At 24 h post-operative, the check X-rays and packed cell volume were obtained and finding noted. Active knee and ankle exercises were instituted as soon as pain subsides within the first 48 h. Those with stable fracture were commenced on partial weight bearing ambulation using bilateral axillary crutches as soon as pain allows within the first 72 h under the supervision of a physiotherapist. Partial weight bearing was delayed in those with less stable fracture were commenced on non-weight bearing ambulation within the first 48 h and continued until bridging callus was noted. Full weight bearing was started after radiographic evidence of bridging callus was established usually after 8–12 weeks post-operative. Wounds were inspected 48 h post-operative and stitches were removed 2 weeks post-surgery. All patients were followed up for a period of 9 months.
Data were collected during pre-operative period, intraoperative, 6 weeks, 12 weeks, 6 months and 9 months post-surgery using questionnaire. Final measurement of parameters as contained in Johner and Wruh's criteria was done at 6 months post-operative using the questionnaire. This clinical outcome measure takes into account the clinical and functional outcome as well as the complications of tibial diaphyseal fractures. It is the most widely used for the assessment of tibial diaphyseal fracture outcome especially following intramedullary nailing.
[Table 1] shows the parameters assessed and outcome ranging from excellent to poor.
Radiographic outcomes using radiologic union scale for tibia fracture (RUST) were obtained on radiograph taken at 6 weeks, 12 weeks, 6 months and 9 months. The RUST is based on the presence or absence of callus formation and of visible fracture line at the 4 cortices visible on the AP and lateral radiographs, as shown in [Table 2]. Radiologic union based on RUST score is defined as the presence of bridging callus in at least 3 cortices with score of ≥7.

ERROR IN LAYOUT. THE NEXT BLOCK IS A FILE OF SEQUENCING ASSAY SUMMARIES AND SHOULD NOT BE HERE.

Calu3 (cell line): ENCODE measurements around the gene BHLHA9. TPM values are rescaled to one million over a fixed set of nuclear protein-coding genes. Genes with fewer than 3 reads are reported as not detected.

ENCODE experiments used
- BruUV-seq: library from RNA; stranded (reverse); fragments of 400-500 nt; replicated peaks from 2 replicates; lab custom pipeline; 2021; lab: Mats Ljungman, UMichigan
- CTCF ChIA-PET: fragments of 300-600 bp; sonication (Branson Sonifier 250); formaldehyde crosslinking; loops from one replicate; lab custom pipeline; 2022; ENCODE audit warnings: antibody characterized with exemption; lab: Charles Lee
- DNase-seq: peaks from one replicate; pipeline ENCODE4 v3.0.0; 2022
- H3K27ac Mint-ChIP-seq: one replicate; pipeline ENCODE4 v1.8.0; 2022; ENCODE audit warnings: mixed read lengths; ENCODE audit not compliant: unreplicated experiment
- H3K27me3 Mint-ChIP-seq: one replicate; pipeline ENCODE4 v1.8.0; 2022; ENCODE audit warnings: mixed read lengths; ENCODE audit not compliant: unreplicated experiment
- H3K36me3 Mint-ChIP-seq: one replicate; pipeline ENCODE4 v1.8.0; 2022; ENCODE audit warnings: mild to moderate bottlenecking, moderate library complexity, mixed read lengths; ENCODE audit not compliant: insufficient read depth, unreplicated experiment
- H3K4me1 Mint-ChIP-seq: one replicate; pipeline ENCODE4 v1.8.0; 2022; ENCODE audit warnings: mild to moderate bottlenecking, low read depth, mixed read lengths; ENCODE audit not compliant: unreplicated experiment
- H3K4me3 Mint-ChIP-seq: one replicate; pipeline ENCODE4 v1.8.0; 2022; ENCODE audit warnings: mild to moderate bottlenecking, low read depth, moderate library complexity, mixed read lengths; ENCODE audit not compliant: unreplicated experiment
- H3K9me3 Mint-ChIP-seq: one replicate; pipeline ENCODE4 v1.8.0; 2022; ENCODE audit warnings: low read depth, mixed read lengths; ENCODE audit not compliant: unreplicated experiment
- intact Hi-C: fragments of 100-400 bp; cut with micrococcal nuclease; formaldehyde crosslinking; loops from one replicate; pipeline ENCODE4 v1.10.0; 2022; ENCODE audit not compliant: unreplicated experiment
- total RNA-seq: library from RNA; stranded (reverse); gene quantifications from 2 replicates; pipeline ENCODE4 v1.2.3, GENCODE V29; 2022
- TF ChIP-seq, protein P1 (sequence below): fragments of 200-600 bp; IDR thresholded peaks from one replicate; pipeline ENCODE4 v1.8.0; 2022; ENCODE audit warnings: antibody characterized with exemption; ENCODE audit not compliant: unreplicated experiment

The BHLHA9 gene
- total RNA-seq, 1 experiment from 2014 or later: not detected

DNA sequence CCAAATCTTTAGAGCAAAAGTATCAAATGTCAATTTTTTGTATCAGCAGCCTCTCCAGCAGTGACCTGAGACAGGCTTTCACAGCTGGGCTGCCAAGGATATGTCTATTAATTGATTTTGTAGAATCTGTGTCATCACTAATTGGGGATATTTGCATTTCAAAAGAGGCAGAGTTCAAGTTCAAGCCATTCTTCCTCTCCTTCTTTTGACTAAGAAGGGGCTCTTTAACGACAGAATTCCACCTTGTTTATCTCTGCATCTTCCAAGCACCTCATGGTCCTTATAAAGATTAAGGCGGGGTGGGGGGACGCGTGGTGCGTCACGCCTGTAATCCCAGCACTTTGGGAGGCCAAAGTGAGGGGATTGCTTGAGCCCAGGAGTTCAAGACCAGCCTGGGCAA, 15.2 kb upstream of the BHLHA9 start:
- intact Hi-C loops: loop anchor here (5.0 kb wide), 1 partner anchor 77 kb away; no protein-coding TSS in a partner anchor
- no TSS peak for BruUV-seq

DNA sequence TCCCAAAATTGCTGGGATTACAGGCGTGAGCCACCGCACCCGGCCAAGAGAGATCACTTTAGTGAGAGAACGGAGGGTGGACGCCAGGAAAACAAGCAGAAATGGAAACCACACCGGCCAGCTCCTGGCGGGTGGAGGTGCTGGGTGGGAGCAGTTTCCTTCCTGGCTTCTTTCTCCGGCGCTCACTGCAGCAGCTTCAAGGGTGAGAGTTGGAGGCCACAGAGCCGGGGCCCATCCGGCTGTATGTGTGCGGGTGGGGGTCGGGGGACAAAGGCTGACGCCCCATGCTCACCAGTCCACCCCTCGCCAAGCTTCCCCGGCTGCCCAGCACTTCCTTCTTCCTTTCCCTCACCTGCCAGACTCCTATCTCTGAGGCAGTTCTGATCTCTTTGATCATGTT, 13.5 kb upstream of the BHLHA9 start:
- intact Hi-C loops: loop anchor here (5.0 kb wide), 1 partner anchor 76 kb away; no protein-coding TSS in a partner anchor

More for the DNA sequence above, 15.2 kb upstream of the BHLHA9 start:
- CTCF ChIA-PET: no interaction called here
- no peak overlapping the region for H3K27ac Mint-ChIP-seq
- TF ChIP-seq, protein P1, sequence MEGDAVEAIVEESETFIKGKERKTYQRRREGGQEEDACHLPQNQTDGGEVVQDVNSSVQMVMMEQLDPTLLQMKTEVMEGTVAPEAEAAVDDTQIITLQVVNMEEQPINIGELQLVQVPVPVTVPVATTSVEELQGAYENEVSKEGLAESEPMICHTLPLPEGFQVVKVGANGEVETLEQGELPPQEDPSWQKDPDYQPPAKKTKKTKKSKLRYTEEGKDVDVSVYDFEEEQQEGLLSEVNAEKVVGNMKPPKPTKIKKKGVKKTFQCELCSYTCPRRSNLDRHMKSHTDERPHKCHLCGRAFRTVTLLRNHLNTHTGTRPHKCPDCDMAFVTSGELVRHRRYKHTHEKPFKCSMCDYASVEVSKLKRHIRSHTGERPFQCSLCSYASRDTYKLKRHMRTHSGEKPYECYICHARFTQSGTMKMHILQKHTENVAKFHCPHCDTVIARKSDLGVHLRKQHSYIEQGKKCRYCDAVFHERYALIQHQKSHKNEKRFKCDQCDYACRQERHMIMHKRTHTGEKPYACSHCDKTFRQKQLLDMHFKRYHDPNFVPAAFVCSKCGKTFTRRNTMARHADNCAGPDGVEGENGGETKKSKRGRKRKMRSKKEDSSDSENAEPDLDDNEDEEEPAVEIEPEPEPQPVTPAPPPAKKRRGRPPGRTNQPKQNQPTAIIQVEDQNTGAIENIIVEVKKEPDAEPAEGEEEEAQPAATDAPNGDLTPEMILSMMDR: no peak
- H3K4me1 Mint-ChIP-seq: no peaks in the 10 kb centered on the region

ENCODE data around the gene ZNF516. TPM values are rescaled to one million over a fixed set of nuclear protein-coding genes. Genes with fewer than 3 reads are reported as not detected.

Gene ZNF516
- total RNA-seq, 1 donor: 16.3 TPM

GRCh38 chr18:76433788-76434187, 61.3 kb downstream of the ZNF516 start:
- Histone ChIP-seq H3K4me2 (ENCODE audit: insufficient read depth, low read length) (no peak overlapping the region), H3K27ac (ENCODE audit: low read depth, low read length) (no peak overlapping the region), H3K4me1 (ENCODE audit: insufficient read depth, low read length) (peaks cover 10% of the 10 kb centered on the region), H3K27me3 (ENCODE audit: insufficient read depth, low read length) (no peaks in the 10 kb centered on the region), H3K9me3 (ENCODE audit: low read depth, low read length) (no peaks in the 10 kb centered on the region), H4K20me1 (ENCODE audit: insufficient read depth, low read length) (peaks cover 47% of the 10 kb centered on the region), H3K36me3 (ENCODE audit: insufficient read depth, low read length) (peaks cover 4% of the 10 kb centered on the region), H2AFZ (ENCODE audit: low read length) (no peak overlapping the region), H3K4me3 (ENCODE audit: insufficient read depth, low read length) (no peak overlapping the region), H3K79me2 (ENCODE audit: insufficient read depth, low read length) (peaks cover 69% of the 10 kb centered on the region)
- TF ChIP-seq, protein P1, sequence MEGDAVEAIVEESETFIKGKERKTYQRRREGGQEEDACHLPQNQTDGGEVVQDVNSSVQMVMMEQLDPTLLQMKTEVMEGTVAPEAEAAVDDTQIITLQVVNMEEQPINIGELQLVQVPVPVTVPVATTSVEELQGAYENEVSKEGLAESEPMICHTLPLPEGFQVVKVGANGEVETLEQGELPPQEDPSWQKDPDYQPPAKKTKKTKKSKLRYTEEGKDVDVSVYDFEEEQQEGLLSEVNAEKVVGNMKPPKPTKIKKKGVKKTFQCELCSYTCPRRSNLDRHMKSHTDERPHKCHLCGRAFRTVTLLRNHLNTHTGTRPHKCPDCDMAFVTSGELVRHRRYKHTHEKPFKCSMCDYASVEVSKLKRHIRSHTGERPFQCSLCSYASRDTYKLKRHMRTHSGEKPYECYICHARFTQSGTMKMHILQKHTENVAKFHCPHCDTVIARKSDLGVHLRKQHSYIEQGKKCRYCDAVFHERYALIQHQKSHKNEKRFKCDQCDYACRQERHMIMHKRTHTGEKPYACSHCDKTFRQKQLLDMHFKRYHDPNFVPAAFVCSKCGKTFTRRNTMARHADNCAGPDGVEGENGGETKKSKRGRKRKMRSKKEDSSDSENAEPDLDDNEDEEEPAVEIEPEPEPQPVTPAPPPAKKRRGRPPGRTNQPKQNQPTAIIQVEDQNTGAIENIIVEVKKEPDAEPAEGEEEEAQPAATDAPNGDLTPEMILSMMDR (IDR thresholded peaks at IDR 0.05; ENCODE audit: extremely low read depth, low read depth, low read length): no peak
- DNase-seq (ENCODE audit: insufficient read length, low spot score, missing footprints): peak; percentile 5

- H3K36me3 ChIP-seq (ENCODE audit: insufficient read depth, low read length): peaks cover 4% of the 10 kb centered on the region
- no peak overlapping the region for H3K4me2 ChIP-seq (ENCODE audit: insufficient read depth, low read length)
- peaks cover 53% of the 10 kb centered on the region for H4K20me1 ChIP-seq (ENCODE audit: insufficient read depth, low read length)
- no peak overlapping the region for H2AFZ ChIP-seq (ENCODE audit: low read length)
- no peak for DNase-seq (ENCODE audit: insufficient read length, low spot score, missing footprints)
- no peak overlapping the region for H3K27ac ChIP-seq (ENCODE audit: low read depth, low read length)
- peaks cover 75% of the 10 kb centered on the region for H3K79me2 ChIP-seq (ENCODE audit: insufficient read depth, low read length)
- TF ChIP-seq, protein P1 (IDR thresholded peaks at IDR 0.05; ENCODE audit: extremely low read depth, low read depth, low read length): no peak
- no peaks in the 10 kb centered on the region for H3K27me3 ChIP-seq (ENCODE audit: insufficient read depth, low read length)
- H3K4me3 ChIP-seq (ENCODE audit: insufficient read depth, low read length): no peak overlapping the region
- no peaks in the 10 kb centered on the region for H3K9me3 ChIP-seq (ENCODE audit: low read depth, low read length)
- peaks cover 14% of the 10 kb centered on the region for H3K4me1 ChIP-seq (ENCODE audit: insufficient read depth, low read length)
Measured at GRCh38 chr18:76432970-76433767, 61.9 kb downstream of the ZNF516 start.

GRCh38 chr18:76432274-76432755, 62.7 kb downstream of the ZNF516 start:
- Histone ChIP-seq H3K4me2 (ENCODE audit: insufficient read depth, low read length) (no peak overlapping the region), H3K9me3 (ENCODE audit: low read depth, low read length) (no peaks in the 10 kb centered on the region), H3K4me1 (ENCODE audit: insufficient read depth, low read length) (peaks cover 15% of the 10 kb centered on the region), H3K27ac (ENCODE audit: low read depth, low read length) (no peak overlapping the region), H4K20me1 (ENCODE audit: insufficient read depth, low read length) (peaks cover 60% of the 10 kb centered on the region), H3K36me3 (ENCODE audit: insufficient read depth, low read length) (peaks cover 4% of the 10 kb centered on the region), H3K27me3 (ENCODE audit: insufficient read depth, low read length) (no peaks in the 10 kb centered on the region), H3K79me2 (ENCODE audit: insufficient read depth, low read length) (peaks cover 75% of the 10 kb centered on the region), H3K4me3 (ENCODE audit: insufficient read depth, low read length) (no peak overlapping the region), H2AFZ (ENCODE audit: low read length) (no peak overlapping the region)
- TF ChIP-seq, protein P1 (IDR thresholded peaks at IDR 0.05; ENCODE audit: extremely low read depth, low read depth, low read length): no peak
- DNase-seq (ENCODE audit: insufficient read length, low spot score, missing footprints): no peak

All post-operative complications (up to 9 months) were recorded in the questionnaire. Data obtained were analysed and presented as table and charts.
| Results|| |
From the total number of 21 patients recruited into the study, the result shows that male are more affected according this ratio, M:F of 4:1.
The age range of the patients was 18–62 years, with a mean age of 37.24 ± 13.8 years. Road traffic-related injuries were the most common mechanism of injury. Motorcycle accident being the most prevalent with 61.9% (n = 13), as shown in [Figure 1]. Only four patients (19.1%) presented within the golden hours (<6 h). Most patients (n = 9, 42.9%) presented within 6–48 h [Table 3]. GA Type II open fracture was the most prevalent fracture type accounting for 81% (n = 17), while GA I accounted for 19% (n = 4).
The clinical outcome using Johner and Wuh's criteria was assessed at 6 months post-nailing. Eighteen patients (86%) had excellent and good outcome. Only one patient (4.8%) had poor outcome, as shown in [Figure 2].
Ten patients (47.6%) were united at 6 weeks while 21 (100%) had achieved union at 9 months, as shown in [Table 4]. The average time to radiologic union was 17.3 weeks.
[Figure 3] and [Figure 4] are the preoperative clinical photograph and plain radiograph of a patient with Gustilo and Andersen type II open left tibial fracture. His post operative clinical photograph [Figure 5] showed healed scars and excellent joint mobility. He also had good radiologic union noticed on plain radiograph [Figure 6] and [Figure 7] at 3 months and 9 months following delayed primary nailing respectively.
|Figure 3: A clinical photograph of open left tibial fracture Gustilo and Anderson Type II|